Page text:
Dismiss Notice
Join Physics Forums Today!
The friendliest, high quality science and math community on the planet! Everyone who loves science is here!

Continuous Compound Interest with changing capital

  1. Dec 18, 2008 #1
    Is there any equation/formula for continuous compound interest to which money is added (or substracted from) periodically? Or can one be derived?


    i.e. monthly interest rate is 50% and we add 1$ every month (:bugeye:)
    Initially: 1$
    1st Month: 1.6 + 1 = 2.6$
    2nd month: 4.3 + 1 =5.28
  2. jcsd
  3. Dec 18, 2008 #2
    How are you getting your 4.3?
  4. Dec 18, 2008 #3
    from P*e^(rt)
    P for the second month is 2.6, r=0.5 t=1
  5. Dec 18, 2008 #4
    OK, so write out the first few payments using that formula.
  6. Dec 18, 2008 #5
    Initially: P
    1st Month: Pe^r + k
    2nd month: (Pe^r + k)e^r + k
    3rd month: ((Pe^r + k)e^r + k)e^r +k
    4th month: (((Pe^r + k)e^r + k)e^r +k)e^r + k
  7. Dec 18, 2008 #6
    Hmm I think I figured something out:

    The total amount of money at month m is:

    Pfinal=P0emr+((from t=0 to m-1)[tex]\Sigma[/tex])ket)+k

    Can you please check if this statement is true
    Last edited: Dec 18, 2008
  8. Dec 18, 2008 #7
    Well distributing would be my first thought to get

    [tex]1st = Pe^r + k[/tex]
    [tex]2nd = Pe^{2r} + ke^{r} + k[/tex]
    [tex]3rd = Pe^{3r} + ke^{2r} + ke^{r} + k = Pe^{3r} + k(e^{2r} + e^{r} + 1)[/tex]
    [tex]4th = Pe^{4r} + ke^{3r} + ke^{2r} + ke^{r} + k = Pe^{4r} + k(e^{3r} + e^{2r} + e^{r} + 1)[/tex]

    So the first term for n-th month is [tex]Pe^{nr}[/tex], then you have [tex]k\sum_{i=0}^{n-1}e^{ir} [/tex], which looks a lot like a geometric series...
  9. Dec 18, 2008 #8
    Your sum should go from 1 not 0 I think.
  10. Dec 18, 2008 #9
    You're right about the summation. I must have added the +k at the end by mistake. So is this a mathematically correct approach? Thank you very much by the way...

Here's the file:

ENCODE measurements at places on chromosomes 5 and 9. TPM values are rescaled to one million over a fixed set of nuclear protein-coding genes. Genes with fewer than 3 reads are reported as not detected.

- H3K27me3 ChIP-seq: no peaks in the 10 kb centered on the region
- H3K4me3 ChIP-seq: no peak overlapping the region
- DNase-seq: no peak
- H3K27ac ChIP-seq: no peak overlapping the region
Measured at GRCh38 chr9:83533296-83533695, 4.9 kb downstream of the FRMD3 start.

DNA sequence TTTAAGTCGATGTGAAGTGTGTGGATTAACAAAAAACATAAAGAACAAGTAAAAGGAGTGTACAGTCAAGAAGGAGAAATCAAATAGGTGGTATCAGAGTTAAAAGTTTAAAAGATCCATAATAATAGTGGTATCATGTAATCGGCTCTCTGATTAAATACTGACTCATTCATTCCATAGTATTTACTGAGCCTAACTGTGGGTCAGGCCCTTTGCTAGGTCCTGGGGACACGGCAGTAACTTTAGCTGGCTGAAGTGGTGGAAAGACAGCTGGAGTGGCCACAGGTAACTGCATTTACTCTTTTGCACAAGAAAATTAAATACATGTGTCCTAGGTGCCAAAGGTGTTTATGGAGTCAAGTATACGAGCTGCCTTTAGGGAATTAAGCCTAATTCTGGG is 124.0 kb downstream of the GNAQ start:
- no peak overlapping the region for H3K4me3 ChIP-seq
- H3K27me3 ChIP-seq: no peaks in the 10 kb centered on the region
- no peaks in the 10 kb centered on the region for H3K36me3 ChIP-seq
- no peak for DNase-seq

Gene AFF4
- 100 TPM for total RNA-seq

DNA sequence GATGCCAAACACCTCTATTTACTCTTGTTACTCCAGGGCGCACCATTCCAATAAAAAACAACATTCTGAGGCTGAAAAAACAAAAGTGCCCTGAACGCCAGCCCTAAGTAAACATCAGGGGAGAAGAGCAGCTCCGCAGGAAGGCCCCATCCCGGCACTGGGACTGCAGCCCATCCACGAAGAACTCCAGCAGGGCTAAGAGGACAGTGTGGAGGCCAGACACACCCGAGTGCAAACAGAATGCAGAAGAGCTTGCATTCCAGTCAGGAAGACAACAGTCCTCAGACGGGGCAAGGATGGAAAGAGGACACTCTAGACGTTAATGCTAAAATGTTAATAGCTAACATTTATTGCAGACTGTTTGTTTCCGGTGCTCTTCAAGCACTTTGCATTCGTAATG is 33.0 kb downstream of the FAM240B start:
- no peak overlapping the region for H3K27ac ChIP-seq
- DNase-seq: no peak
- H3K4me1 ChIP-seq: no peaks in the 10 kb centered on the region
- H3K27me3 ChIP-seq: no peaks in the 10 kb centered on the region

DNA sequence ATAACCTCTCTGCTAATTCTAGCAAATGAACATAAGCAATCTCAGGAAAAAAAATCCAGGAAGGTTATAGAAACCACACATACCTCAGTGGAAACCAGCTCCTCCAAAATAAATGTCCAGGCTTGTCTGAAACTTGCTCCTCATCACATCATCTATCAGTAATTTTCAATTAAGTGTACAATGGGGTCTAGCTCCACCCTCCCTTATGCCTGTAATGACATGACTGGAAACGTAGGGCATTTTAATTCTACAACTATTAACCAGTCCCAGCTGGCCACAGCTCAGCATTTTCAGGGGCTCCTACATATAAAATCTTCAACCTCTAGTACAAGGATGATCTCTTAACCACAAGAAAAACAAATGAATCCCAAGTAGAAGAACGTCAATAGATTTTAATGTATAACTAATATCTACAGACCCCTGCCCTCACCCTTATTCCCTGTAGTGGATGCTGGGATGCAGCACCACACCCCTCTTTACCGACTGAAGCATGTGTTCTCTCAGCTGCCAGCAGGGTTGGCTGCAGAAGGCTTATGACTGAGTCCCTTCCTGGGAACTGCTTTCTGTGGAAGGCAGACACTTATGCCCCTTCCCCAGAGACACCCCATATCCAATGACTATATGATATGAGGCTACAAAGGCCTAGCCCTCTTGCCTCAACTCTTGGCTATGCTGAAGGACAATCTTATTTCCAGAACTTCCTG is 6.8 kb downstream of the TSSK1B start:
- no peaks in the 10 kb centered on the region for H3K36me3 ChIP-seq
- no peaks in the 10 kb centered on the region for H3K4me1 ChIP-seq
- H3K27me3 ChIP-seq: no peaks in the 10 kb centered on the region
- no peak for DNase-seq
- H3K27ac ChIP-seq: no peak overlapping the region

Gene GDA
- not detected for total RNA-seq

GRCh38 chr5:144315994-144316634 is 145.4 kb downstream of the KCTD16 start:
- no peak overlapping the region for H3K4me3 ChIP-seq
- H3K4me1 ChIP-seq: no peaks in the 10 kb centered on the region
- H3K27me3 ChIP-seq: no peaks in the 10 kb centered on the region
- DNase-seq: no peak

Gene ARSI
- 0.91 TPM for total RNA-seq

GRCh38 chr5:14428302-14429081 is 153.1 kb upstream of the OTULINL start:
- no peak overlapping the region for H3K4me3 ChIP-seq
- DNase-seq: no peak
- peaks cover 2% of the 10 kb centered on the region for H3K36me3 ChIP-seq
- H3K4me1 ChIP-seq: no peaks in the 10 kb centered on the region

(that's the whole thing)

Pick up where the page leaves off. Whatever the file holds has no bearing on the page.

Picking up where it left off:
11. Dec 18, 2008 #10
    I don't see why it wouldn't be a correct mathematical approach... I didn't check your work so I'm hoping you expressed each month correctly, I just tried to show you how to rewrite it using sums. You should be able to rewrite that sum since it converges (look up geometric sums).
  12. Dec 18, 2008 #11
    Thank you very much for your help.
    If I'm not mistaken the expression becomes:

    [tex]P_{f}=P_{0} e^{kt}+ \frac{a(1-e^{kt})}{1-e^{k}}[/tex]

    where [tex]P_{f}[/tex] denotes future value of the money, [tex]P_{0}[/tex] denotes the initial amount of the money, r denotes the annual percent interest and t denotes the total number of years and a is the amount added (or subtracted) each year.

    The statement might still be faulty, comments and critics are welcome and encouraged.
  13. Dec 18, 2008 #12
    I think the only comment I would make is that you initially said your interest rate is monthly and now you are saying it's annual.
  14. Dec 18, 2008 #13
    I tried to generalize it. It can be any period.

    Also this expression can be used for population growth where a certain amaunt of individuals die periodically (i.e. anti-viral in virus growth) or where there is periodical immigration.
  15. Dec 18, 2008 #14
    Correct it can be any period. If you are really interested in all the subtle differences and how all these formulas are derived you should check out Theory of Interest by Kellison. It's a book used by actuaries to prepare for one of their exams so the notation used might take a little while to get used to. But yes similar process applies to things of this nature, you will see it pop up in intro diff. eq. quite a bit.
Share this great discussion with others via Reddit, Google+, Twitter, or Facebook